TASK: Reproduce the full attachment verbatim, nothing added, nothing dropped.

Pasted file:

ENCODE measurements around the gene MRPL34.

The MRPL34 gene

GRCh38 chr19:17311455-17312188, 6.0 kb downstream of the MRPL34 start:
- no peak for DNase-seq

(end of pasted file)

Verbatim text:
ENCODE measurements around the gene MRPL34.

The MRPL34 gene

GRCh38 chr19:17311455-17312188, 6.0 kb downstream of the MRPL34 start:
- no peak for DNase-seq